5. Assume that you are new to a community and would like to be instrumental in establishing viable adult education activities. How would you go about determining the educational needs and interests of the residents?

6. Taking the situation established in Number 5 above, how would you go about facilitating the coordination of existing educational activities?

7. Determine if any sort of community guide booklet on available human services exists in your community. If one does not exist or if it does not contain information pertaining to education programs, you may wish to facilitate the development of such material.

8. What type of community centers exists in your community? Assess whether or not educational activities for adults take place in the centers.

9. Design and implement a project to activate the educative community. Use as a guide the two examples described earlier in the chapter but remember that the potential in almost every community is limitless.

10. What does the future portend for the use of community resources for educating all citizens in light of the Internet and wireless technology advances?

Selected Bibliography

Bagin, D., & Gallagher, D. R. (2000). The school and community relations (7th Edition). New York: Allyn & Bacon. This is a text on how community relations programs should be developed, the ingredients that go into them, and the ends toward which they should be directed. The emphasis is on the importance of designing programs around the needs and problems of the school and its special publics. Included is information on current developments and concepts regarding school and community.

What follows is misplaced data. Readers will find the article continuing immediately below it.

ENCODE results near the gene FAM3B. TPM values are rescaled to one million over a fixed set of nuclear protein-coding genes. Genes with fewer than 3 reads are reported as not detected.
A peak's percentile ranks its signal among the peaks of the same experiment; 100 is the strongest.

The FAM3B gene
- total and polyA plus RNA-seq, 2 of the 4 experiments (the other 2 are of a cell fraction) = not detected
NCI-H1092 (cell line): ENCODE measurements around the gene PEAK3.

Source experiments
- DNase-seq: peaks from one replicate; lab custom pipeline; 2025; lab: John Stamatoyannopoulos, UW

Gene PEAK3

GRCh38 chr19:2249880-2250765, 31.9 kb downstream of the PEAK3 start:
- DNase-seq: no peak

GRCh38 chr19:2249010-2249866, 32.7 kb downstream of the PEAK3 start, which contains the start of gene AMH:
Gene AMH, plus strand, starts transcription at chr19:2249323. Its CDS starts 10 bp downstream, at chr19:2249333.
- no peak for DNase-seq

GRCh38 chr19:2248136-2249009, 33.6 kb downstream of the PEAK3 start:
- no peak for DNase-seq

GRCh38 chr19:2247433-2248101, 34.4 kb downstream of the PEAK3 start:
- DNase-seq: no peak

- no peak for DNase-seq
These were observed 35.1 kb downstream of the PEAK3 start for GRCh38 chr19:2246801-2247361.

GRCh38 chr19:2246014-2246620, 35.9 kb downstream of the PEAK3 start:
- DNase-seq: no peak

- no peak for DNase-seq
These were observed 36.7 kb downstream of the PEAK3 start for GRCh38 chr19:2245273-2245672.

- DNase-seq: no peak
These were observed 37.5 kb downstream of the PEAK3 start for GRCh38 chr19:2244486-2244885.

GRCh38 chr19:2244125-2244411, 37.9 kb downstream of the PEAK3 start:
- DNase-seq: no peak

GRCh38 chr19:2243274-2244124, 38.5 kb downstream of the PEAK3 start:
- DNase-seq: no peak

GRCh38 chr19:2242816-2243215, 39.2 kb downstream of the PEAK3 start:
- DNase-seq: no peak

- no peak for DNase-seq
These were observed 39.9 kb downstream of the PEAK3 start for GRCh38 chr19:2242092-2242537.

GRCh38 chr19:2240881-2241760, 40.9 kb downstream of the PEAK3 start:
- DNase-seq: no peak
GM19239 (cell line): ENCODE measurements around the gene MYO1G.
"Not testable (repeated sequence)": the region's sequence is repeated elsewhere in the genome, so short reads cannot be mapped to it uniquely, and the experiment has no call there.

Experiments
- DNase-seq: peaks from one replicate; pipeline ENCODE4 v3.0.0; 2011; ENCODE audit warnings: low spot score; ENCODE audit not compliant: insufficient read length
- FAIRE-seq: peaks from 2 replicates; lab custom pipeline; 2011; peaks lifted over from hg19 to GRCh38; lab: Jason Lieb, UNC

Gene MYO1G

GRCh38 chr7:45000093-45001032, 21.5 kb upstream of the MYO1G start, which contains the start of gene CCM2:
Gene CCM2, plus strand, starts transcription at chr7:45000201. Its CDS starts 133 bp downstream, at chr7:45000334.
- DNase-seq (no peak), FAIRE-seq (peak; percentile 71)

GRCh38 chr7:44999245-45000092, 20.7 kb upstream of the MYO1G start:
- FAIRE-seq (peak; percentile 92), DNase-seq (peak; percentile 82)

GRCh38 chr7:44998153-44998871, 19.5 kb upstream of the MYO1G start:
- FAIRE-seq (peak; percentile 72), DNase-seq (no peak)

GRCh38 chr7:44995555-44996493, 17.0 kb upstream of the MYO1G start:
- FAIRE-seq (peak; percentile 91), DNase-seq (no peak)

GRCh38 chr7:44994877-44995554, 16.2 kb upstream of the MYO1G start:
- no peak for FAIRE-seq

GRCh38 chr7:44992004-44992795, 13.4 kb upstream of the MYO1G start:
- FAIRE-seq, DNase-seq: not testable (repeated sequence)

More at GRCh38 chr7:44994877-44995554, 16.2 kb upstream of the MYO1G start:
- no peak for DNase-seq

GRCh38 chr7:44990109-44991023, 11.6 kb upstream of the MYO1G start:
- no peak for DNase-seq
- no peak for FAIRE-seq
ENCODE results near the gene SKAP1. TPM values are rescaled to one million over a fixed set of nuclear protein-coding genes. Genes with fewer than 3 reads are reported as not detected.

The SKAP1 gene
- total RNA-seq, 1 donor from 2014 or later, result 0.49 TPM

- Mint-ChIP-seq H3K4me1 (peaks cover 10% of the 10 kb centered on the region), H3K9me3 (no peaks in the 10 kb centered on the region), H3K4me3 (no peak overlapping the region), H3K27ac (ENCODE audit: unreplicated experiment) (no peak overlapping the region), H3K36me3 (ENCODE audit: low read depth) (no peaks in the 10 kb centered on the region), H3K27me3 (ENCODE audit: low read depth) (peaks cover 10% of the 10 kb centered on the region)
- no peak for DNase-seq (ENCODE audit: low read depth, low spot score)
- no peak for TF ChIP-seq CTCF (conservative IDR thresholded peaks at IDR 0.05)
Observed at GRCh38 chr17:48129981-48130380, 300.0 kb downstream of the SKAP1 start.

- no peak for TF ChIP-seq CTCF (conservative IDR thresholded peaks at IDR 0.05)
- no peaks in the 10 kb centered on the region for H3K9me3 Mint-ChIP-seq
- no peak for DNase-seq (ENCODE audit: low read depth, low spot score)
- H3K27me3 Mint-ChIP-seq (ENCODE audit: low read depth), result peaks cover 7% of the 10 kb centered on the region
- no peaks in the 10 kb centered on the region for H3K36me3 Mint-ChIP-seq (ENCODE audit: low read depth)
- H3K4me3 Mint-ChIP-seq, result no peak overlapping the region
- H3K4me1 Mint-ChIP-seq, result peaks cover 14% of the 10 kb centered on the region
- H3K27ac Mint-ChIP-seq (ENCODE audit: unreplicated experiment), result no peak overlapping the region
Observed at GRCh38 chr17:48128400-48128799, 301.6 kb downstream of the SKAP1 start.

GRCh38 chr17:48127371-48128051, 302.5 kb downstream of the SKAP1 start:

Biddle, W. W., & Biddle, L. J. (1965). The community development process: The rediscovery of local initiative. New York: Holt, Rinehart, & Winston. In the classic book the authors are guided by the philosophy that community development is essentially human development. They identify the means by which citizens in the small towns and urban neighborhoods of America can be encouraged to take action in an attempt to improve their local situation and to create or reaffirm a sense of community. Their message still has relevance in the 21st Century.

Brookfield, S. (1984). Adult learners, adult education, and the community. New York: Teachers College Press. The author divides the book into three major parts: Adult learners in an individual mode, adult learners in a group mode, and how to support learners in the community. He provides several chapters to help the reader better understand the relation between adults as learners and what is available within communities.

Etzioni, A. (1994). The spirit of community: The reinvention of American society. New York: Touchstone Books. Edzioni has a somewhat pessimistic view of where community is today. He believes we must do more to nurture familys, build character education opportunities in our schools, and do more as a society to uphold moral values.

Galbraith, M. W. (Ed.). (1990). Education through community organizations (New Directions for Adult and Continuing Education, No. 47). San Francisco: Jossey-Bass. Galbraith and his colleagues do an excellent job of describing how various community organizations can be utilized to enhance the education process. This book provides you with a greater understanding of not only what is possible, but what is already taking place.